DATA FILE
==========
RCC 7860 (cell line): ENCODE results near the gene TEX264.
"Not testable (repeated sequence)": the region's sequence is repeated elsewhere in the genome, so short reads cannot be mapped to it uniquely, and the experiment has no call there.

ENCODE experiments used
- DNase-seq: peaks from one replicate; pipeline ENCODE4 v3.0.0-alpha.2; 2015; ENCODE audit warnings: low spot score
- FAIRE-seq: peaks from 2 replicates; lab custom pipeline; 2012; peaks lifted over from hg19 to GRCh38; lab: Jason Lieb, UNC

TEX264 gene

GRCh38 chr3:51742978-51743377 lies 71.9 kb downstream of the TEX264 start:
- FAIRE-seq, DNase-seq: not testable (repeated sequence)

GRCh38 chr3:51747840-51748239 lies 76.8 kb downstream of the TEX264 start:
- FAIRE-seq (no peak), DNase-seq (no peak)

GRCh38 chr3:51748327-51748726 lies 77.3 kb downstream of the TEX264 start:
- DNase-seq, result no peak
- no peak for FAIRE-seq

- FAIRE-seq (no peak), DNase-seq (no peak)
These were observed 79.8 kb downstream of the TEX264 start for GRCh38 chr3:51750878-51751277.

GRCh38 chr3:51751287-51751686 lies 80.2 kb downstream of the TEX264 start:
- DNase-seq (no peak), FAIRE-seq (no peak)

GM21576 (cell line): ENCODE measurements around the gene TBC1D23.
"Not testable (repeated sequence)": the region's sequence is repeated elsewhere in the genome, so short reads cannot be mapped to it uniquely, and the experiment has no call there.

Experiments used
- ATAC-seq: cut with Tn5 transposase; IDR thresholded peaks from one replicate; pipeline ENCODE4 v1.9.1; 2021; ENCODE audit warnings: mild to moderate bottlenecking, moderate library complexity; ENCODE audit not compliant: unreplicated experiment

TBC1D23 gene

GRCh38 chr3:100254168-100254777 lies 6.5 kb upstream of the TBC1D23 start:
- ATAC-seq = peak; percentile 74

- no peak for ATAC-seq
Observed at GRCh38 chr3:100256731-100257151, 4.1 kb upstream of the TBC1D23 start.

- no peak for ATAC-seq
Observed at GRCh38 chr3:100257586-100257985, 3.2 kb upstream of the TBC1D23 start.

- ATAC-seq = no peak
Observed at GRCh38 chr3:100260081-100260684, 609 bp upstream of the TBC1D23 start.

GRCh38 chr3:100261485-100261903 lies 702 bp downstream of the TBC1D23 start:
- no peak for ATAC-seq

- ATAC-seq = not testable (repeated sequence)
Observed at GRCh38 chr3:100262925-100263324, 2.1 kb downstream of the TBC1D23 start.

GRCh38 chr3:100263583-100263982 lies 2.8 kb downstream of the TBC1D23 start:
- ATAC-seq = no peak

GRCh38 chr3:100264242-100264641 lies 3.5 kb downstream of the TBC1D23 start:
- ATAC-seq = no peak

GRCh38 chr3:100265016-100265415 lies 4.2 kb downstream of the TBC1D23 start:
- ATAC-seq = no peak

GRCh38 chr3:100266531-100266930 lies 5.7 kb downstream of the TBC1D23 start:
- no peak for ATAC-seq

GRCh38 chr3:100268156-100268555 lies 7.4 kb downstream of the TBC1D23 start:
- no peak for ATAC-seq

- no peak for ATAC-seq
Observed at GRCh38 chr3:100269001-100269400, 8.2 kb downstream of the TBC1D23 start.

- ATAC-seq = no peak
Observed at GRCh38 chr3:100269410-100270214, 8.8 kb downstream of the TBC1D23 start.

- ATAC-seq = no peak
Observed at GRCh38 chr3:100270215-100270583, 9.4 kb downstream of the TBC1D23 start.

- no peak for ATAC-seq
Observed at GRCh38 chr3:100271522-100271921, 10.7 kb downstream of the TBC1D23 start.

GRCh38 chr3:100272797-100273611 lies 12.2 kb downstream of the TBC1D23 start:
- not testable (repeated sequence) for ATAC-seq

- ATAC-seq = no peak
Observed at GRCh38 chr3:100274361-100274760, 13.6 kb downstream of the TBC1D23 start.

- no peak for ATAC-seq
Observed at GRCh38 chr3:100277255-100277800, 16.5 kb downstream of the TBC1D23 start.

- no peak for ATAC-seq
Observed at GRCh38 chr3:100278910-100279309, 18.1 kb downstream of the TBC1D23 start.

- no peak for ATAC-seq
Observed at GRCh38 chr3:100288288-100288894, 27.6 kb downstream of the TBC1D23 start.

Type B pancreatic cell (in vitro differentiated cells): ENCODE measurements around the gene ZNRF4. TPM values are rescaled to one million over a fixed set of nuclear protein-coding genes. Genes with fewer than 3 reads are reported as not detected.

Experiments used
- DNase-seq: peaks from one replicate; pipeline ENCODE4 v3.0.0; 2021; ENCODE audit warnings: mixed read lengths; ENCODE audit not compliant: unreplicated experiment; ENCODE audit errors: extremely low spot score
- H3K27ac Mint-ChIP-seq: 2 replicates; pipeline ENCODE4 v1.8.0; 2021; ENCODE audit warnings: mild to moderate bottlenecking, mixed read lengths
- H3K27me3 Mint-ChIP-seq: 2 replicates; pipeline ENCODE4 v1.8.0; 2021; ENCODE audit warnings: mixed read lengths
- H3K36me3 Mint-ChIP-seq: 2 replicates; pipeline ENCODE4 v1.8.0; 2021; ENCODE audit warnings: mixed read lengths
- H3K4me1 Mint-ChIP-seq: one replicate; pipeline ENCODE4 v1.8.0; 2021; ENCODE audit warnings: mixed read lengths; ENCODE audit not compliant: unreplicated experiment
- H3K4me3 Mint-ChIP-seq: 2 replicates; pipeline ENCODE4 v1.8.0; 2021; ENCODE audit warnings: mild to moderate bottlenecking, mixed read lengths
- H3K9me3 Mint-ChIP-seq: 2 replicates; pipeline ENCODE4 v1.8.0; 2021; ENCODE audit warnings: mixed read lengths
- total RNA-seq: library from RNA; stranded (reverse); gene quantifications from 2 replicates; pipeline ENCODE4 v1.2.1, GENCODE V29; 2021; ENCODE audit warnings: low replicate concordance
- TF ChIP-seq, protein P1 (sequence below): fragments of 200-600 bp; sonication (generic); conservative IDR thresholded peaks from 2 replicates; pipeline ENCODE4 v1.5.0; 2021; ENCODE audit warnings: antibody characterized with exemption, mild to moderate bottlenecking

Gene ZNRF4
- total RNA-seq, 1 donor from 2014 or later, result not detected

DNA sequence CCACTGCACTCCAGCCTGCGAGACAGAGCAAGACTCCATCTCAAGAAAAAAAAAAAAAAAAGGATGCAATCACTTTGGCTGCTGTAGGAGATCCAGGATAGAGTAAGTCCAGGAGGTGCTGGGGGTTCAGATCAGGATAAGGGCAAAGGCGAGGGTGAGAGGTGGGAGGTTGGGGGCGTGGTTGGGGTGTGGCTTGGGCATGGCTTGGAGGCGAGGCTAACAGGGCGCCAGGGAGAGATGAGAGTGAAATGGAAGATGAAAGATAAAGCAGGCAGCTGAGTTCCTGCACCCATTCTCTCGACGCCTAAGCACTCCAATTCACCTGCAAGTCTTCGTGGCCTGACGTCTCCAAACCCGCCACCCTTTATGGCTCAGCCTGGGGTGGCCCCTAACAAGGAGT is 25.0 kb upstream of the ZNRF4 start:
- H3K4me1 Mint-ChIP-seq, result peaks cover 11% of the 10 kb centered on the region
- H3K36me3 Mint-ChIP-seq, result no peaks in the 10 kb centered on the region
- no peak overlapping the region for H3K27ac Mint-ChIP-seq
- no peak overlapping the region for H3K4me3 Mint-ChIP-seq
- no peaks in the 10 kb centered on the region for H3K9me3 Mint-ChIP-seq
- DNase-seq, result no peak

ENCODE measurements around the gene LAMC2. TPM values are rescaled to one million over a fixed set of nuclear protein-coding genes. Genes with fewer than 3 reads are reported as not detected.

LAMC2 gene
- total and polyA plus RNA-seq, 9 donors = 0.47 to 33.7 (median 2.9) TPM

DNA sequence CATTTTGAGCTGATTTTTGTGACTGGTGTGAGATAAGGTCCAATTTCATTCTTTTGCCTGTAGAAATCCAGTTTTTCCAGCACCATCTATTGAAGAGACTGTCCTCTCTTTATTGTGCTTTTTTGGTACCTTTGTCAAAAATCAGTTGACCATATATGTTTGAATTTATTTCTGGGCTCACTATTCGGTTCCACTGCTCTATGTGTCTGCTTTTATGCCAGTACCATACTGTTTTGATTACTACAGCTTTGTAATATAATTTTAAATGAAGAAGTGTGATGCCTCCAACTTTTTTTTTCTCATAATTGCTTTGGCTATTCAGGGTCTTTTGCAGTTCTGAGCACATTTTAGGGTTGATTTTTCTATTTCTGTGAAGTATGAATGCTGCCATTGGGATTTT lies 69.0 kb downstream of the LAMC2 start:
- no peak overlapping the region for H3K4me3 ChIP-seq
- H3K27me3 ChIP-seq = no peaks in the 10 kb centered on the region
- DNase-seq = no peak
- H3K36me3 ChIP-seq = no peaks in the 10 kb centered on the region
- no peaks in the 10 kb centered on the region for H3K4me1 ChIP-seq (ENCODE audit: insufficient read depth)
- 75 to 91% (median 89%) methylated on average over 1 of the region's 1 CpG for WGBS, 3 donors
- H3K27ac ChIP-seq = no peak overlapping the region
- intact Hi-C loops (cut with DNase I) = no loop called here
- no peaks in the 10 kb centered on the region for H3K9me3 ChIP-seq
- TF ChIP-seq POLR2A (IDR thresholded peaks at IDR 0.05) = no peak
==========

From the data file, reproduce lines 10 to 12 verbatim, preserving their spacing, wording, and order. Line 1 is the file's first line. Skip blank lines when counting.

- FAIRE-seq (no peak), DNase-seq (no peak)

GRCh38 chr3:51748327-51748726 lies 77.3 kb downstream of the TEX264 start:
- DNase-seq, result no peak